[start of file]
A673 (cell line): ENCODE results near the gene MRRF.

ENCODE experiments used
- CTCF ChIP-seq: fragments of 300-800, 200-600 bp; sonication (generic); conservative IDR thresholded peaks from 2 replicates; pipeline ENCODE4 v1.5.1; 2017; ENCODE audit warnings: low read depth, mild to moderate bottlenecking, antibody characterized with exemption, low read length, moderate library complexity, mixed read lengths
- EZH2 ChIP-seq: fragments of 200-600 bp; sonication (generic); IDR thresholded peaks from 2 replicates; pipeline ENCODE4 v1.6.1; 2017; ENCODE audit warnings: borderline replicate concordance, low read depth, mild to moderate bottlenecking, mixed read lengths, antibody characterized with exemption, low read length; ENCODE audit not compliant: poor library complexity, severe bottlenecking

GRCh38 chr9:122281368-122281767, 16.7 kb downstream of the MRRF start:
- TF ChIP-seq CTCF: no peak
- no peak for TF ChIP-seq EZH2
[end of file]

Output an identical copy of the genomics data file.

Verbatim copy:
A673 (cell line): ENCODE results near the gene MRRF.

ENCODE experiments used
- CTCF ChIP-seq: fragments of 300-800, 200-600 bp; sonication (generic); conservative IDR thresholded peaks from 2 replicates; pipeline ENCODE4 v1.5.1; 2017; ENCODE audit warnings: low read depth, mild to moderate bottlenecking, antibody characterized with exemption, low read length, moderate library complexity, mixed read lengths
- EZH2 ChIP-seq: fragments of 200-600 bp; sonication (generic); IDR thresholded peaks from 2 replicates; pipeline ENCODE4 v1.6.1; 2017; ENCODE audit warnings: borderline replicate concordance, low read depth, mild to moderate bottlenecking, mixed read lengths, antibody characterized with exemption, low read length; ENCODE audit not compliant: poor library complexity, severe bottlenecking

GRCh38 chr9:122281368-122281767, 16.7 kb downstream of the MRRF start:
- TF ChIP-seq CTCF: no peak
- no peak for TF ChIP-seq EZH2